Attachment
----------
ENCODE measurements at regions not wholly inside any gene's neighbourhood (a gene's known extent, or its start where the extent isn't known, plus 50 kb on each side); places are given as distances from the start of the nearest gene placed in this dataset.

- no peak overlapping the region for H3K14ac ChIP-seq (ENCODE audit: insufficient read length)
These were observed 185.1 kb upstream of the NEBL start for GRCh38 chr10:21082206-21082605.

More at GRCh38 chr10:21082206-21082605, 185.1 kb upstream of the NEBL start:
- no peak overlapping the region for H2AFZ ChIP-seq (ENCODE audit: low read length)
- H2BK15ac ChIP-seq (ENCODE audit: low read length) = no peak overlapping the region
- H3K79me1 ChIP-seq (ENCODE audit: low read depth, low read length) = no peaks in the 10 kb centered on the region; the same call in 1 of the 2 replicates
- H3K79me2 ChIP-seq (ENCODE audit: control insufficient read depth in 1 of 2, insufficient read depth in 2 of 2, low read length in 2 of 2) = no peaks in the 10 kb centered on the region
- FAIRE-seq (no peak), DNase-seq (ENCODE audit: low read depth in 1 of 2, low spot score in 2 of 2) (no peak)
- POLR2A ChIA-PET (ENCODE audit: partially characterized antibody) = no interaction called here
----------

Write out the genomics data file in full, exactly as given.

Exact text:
ENCODE measurements at regions not wholly inside any gene's neighbourhood (a gene's known extent, or its start where the extent isn't known, plus 50 kb on each side); places are given as distances from the start of the nearest gene placed in this dataset.

- no peak overlapping the region for H3K14ac ChIP-seq (ENCODE audit: insufficient read length)
These were observed 185.1 kb upstream of the NEBL start for GRCh38 chr10:21082206-21082605.

More at GRCh38 chr10:21082206-21082605, 185.1 kb upstream of the NEBL start:
- no peak overlapping the region for H2AFZ ChIP-seq (ENCODE audit: low read length)
- H2BK15ac ChIP-seq (ENCODE audit: low read length) = no peak overlapping the region
- H3K79me1 ChIP-seq (ENCODE audit: low read depth, low read length) = no peaks in the 10 kb centered on the region; the same call in 1 of the 2 replicates
- H3K79me2 ChIP-seq (ENCODE audit: control insufficient read depth in 1 of 2, insufficient read depth in 2 of 2, low read length in 2 of 2) = no peaks in the 10 kb centered on the region
- FAIRE-seq (no peak), DNase-seq (ENCODE audit: low read depth in 1 of 2, low spot score in 2 of 2) (no peak)
- POLR2A ChIA-PET (ENCODE audit: partially characterized antibody) = no interaction called here